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Has anyone implemented exactness using a mechanism substantially
different from the one Kent Dybvig describes in his new book?
(Quoting his page 111: "In practice, the internal representation for
an exact quantity is as an integer or ratio, and the internal
representation for an inexact quantity is as a floating point number,
although other representations are possible." Also, "The exactness of
a complex numeric object depends on the exactness of its real and
imaginary parts.") How do people feel about this approach? Does this
fulfill the spirit of exactness? Does anyone want to pay for a more
orthogonal exactness attribute for numbers?
That is very much against the proposal. We have not implemented it at
MIT, but the original proposal is such that both exact and inexact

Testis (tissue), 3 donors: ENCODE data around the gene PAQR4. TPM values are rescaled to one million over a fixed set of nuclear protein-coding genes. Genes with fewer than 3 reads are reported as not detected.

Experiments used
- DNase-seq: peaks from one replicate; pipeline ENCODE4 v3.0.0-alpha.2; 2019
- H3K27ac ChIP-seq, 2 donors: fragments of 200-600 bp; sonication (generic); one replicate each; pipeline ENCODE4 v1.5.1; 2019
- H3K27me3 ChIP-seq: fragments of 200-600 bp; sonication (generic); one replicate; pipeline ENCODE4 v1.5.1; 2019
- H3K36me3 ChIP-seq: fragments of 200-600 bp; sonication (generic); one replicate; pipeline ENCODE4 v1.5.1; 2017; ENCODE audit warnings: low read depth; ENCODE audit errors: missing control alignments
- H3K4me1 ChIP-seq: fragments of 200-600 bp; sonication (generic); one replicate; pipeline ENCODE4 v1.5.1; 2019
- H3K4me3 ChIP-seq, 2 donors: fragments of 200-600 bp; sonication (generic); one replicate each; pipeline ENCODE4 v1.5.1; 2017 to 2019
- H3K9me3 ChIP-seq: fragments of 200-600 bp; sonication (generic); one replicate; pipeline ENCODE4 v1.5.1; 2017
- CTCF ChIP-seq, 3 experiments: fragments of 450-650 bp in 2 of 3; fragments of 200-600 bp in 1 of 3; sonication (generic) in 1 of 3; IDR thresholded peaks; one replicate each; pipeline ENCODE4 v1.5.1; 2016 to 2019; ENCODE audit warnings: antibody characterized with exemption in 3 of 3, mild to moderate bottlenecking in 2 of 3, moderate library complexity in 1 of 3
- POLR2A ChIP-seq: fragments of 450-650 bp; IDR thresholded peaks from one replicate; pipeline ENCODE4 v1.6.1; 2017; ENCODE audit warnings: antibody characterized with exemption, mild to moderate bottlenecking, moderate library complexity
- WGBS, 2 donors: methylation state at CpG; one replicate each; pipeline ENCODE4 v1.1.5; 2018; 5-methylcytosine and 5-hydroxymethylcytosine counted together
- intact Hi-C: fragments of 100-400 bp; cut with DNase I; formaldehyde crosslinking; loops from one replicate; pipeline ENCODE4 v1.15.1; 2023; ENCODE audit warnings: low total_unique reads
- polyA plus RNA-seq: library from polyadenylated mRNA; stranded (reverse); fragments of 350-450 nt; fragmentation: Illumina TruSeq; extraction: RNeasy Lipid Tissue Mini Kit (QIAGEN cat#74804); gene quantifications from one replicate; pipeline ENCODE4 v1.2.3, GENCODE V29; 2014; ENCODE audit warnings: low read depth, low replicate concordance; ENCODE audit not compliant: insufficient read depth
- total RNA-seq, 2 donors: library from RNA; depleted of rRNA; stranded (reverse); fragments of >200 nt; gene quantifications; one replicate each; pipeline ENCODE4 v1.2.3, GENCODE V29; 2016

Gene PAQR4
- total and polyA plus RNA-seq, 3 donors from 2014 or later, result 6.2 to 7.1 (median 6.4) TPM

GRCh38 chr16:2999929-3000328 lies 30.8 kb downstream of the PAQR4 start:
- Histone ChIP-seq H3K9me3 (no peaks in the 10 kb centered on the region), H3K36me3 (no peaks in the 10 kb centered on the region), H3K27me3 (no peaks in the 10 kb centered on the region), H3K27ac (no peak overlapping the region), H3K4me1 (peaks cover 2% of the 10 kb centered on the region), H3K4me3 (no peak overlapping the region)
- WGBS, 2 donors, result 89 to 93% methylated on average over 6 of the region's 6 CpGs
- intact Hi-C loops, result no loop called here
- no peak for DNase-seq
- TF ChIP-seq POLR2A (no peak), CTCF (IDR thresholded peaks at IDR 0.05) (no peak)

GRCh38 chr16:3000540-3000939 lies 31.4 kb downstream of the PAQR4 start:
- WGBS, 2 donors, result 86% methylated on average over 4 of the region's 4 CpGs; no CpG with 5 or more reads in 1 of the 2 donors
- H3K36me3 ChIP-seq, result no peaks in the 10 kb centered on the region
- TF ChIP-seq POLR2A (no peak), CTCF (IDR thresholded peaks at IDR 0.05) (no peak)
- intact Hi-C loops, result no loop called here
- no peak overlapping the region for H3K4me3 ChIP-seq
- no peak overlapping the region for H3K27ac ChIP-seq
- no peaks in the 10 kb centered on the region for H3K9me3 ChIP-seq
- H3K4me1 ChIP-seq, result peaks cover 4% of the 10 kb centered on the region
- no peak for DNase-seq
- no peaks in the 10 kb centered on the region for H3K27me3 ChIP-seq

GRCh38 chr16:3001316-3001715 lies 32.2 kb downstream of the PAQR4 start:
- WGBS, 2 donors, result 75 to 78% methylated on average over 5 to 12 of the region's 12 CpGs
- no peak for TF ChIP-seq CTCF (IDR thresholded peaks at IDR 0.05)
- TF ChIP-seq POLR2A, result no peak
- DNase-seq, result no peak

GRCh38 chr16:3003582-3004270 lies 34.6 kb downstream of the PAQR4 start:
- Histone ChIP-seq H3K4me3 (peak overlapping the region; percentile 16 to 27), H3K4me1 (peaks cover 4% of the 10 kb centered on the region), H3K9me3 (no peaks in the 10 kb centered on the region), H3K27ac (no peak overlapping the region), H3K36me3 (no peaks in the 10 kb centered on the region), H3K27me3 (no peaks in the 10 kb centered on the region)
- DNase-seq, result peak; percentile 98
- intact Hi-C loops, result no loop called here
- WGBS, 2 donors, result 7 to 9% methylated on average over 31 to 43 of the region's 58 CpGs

flonums are possible (and desirable), and similarly for the other
types. Although we have not implemented it, we have an implementation
in mind, and it is orthogonal: for each type of number, there is a bit
specifying whether it is exact or not.
Is it permissible for an exact 3.5 to print (by default) as 7/2 or an
inexact 2 to print as 2.0?
It depends on the format specification. For the explicit ones, there
should be no question. I think, however, that if the format is (HEUR)
it should print as #i2 .
Has anyone implemented the -1+2i or 5@7 syntax for complex numbers?
Is there strong resistance to Common Lisp's #c(-1 2) representation?
CPH has implemented the r^3rs complex notation for MIT Scheme. Having the #c
notation should be optional. I don't think the syntax becomes
ambiguous if it is added, but there is no need for it.
In general, is there anyone strongly opposed to the idea that Scheme
number representations should be made to look more like Common Lisp's?
Not I, as long as it does not run counter to what the report already
- number syntax
- From: David Bartley <bartley%home%ti-csl.csnet@RELAY.CS.NET>